Local theater kicks off 2024 season with ‘If/Then’

Courtesy of Riverfront Theater Company | Katie Aeillo (left) and Sam Brooks (right) follow the 'if' of starting a family in one timeline, while the other followed the path of a terminated pregnancy.

Megan Trotter | News Editor

If you’ve ever wondered about the “would’ve, could’ve, should’ve” of your life, then Riverfront Theater Company’s opening musical for its 2024 season, “If/Then,” could be for you. Originally written by playwright Brian Yorkey, the show debuted on Broadway back in 2014 and was nominated for a Tony Award for Best Score.

The musical’s storyline follows 38-year-old divorcé Elizabeth (Katie Aiello) who moves back to New York City. Elizabeth ponders the “what ifs,” of life, imagining how small, seemingly insignificant decisions could have led her life in two totally different directions.

Due to the Riverfront show’s location, director Olivia Hartle had to work to create a show that would adhere to the restrictions of such a small, garage-like theater space.

“The thrust stage allows for the audience to sit on three sides of the stage, so they can see the actors in sort of [a] 360 view, which is kind of cool. And I wanted to use that particular design because of the … nature of the show itself,” Hartle said. “It’s a show that’s about interconnectedness. It’s a show that’s about the sort of intimacy of our personal relationships and how we all connect with one another.”

Despite the complex plot, costume designer Dana Schulte did an excellent job detailing the differences between Elizabeth’s life as a career woman wearing pantsuits and professional business attire, and her other hypothetical life as mother where she has glasses and maternity dresses.

Each scene of the show lasted no longer than a minute or two, to avoid any member of the performance from looking at an actor’s back for too long. However, due to limited space for set placement, it was often the same seats in the theater who received the temporarily obstructed view.

“[The stage manager] and I worked together to create a scene transition list. So, everybody in the cast knew exactly who was supposed to do what when and then we had to work through that a lot during the rehearsal process,” Hartle said.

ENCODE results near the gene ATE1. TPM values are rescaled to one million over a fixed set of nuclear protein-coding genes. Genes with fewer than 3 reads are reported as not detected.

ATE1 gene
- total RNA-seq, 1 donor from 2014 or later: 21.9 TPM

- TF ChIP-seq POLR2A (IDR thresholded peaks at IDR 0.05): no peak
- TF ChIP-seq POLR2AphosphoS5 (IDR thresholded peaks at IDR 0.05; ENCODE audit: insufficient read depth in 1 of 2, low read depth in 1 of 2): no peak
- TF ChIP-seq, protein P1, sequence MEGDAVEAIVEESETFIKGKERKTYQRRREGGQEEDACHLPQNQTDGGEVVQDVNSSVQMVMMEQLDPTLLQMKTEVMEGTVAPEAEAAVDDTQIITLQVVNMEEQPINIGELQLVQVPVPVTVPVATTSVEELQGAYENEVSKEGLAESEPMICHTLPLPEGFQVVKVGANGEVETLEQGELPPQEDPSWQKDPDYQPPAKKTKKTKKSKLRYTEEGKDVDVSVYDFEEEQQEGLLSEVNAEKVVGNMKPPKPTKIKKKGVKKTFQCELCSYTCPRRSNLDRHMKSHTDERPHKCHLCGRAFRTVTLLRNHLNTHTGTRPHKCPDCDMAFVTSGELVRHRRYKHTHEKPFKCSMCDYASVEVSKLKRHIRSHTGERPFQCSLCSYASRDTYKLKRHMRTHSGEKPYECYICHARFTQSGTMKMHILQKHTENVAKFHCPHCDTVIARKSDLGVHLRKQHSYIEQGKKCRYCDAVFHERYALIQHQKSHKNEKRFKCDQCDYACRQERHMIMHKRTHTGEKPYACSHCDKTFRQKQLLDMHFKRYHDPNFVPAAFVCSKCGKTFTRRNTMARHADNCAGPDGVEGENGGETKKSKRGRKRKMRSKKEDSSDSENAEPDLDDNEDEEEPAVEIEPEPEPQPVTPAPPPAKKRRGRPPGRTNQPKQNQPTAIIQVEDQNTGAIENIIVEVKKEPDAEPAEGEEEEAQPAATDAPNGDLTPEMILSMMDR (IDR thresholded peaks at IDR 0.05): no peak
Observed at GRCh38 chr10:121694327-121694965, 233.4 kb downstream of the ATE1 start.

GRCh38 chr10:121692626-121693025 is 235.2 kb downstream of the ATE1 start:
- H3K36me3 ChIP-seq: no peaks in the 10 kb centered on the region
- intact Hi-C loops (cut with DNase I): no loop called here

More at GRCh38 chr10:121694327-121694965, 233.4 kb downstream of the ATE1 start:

Props master Katie Abramowich said that because the show was so props-based, she was forced to prioritize and remove unnecessary items like “pens and business cards.”

The “If/Then” cast rehearsed for roughly six months leading up to the show; however the tech team was only able to join them a week prior to the show’s original opening night.

While Abramowich said the crew was able to run the entire show straight-through on Thursday, which was supposed to be the official opening night, the theater’s unconventional layout continued to pose problems on Friday, and Frankie Shoup, one of the sound technicians, spent the entire performance combating sound issues.

Actor Mike Good said it was nerve racking on Thursday.

“We made the decision to convert Thursday to a preview, and then we ended up opening Friday. I’m just really happy and proud of the team that came together to make the show go off. This is a very difficult decision to make – to not cancel a performance but to convert the expectations of the performance,” Good said.

While the show did have a 13-musician orchestra, a particularly large group for a community theater, they played remotely. Conductor Mike Meketa Sanchez watched the performance via screen so he knew when to instruct everyone to play.

Because the music was coming from a different room, Shoup had to adjust the sound level of the character’s voices and singing rather than the level of the orchestra. At times it was difficult to hear the cast members.

The two alternative storylines did become confusing when trying to determine the timeline of Elizabeth’s contrasting lives, as the theater utilized the overhead wall to project scenery to provide context of where the play was happening in space and time.

The projections came from one set of three-row lighting, the most complex lighting ever used in the theater according to Shoup. Unfortunately, the projections were much too small to bring enough attention to them, especially if you’re already lost in the actor’s emotions and singing.

Scenes between Elizabeth and her lover, Josh (Sam Brooks) were raw and chilling. Aiello does an incredible job depicting her multiple character arcs, which included the agony of a wartime wife and the pain of losing a loved one.

The show begins at 8 p.m. and runs for roughly two and a half hours with a 15-minute intermission. The show will close on Saturday at Allegheny RiverTrail Park in Aspinwall. Tickets cost $30 for general admission and $50 for VIP seats in the front row; they are available at riverfronttheaterco.org.